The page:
Our MS Research

At Tisch MS we have several ongoing research projects. All investigations happening in the Tisch MS Research laboratory focus on learning more about this chronic disease and ways to end it or repair the damage it has caused.  Browse this section to learn more about each project.

Our areas of interest include:


  • Our Phase I clinical trial is the only clinical trial of its kind in the United States to test freshly harvested MSC-NP cells administered intrathecally in multiple dosing regimens. Results showed dosing was well tolerated with only minor adverse events, and 15 of 20 subjects demonstrated functional neurological improvement. To make MSC-NPs, autologous stem cells are taken from a patient’s own bone marrow. These are called mesenchymal stem cells (MSCs). The MSCs expanded from the bone marrow are then manipulated in the laboratory to make them into neural progenitor cells, which are MSC-NPs. Our Phase II randomized placebo-controlled study will test the efficacy of intrathecal MSC-NP treatment in patients with progressive MS. This is a double-blind study of 50 patients, all of whom will eventually receive treatment with MSC-NPs. Construction of the Tisch MS Research Center's, Regenerative Medicine Laboratory began in the summer of 2017, and was completed in March of 2018. Upon completion, enrollment of our landmark three-year Phase II Study began.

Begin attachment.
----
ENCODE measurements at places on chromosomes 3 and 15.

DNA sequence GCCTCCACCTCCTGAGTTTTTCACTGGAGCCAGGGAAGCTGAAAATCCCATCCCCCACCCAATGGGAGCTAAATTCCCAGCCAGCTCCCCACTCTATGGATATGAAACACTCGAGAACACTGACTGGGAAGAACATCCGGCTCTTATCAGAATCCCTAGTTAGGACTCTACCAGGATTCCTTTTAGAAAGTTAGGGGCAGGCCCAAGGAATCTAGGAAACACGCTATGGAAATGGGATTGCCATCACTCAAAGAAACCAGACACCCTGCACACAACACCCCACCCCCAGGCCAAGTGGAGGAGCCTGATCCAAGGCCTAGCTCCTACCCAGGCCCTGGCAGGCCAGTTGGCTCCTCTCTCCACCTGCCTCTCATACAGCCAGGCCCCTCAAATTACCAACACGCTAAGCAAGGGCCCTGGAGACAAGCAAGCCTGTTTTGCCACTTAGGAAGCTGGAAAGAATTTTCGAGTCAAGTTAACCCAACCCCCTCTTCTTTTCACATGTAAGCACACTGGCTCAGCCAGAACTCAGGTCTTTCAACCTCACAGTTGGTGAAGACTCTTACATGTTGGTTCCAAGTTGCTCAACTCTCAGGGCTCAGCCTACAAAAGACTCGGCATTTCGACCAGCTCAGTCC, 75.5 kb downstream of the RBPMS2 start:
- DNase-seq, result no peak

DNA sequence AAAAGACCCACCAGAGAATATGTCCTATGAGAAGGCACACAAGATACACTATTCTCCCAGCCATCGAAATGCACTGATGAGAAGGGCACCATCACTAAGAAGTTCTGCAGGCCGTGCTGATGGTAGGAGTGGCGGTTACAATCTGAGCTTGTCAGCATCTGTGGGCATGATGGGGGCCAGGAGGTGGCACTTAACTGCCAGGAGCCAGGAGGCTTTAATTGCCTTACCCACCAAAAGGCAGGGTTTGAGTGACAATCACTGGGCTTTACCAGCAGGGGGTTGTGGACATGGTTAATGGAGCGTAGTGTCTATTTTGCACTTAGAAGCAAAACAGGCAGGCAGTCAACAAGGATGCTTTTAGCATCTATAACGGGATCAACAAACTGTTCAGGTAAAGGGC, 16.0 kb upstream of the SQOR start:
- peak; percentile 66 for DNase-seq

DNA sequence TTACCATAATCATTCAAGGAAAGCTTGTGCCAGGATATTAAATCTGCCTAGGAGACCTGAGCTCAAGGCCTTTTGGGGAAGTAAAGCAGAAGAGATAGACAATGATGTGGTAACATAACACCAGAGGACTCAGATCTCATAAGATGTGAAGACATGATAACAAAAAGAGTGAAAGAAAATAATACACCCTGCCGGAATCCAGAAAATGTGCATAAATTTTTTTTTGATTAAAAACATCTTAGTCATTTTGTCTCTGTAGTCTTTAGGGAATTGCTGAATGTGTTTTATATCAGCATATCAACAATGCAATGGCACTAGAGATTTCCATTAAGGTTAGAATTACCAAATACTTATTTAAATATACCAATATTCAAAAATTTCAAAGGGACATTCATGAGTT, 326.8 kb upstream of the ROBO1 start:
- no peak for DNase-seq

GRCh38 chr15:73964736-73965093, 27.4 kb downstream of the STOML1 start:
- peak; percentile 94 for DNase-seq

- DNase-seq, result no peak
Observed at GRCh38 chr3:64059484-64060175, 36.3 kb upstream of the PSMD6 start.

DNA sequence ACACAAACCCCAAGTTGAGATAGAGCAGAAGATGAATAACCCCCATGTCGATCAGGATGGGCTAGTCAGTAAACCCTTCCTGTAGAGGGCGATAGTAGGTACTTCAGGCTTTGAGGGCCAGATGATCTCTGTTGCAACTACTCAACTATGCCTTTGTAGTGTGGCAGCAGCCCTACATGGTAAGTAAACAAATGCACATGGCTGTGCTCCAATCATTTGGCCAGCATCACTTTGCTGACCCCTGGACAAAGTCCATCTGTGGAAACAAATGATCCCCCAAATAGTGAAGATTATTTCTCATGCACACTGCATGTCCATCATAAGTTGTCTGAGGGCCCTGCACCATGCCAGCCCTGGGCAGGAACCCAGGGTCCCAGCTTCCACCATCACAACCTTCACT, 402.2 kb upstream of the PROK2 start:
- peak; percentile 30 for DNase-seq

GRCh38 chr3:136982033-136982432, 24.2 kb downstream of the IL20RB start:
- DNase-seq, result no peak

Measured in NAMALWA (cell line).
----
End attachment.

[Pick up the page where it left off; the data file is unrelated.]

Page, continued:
• A major focus of research at Tisch MS is to investigate the underlying causes of disease progression using novel approaches based on comparative analysis of cerebrospinal fluid (CSF). Our emphasis is on identifying possible therapeutic targets for and novel biomarkers of disease activity in progressive MS patients. To accomplish this, we are studying changes in metabolism, the function of astrocytes, and the role of intrathecal delivery of methotrexate (IT-MTX) in this population. Additionally, we are developing a novel animal model to further understand the trajectory of progressive MS.


  • To discover the cause of MS, our researchers are looking into what B-cells in the immune system are attacking. We are attempting to answer questions such as if there is a particular protein in myelin that’s attacked? Is EBV involved in MS? Can we find the trigger of MS, if there is one? It is our hope that looking at MS B-cells and the antibodies they produce, will answer some of these questions and ultimately lead us to the cause of the disease.  


  • Biomarkers are specific and sensitive assays that help in better diagnosis, assessment of disease activity, and measurement of treatment responses. Using CSF analysis, we can determine how active the disease is (Fetuin A level), how likely is it to progress (osteopontin), and the level of oxidative stress (lipid peroxidation levels). Together with single B-cell analysis, for even the most complex patient cases, we can rationally decide on which treatment is most likely to be effective and how potent or aggressive a therapy is needed.


You can find the latest published research articles and abstracts in the following sections. 


Tisch MS Research Center of New York

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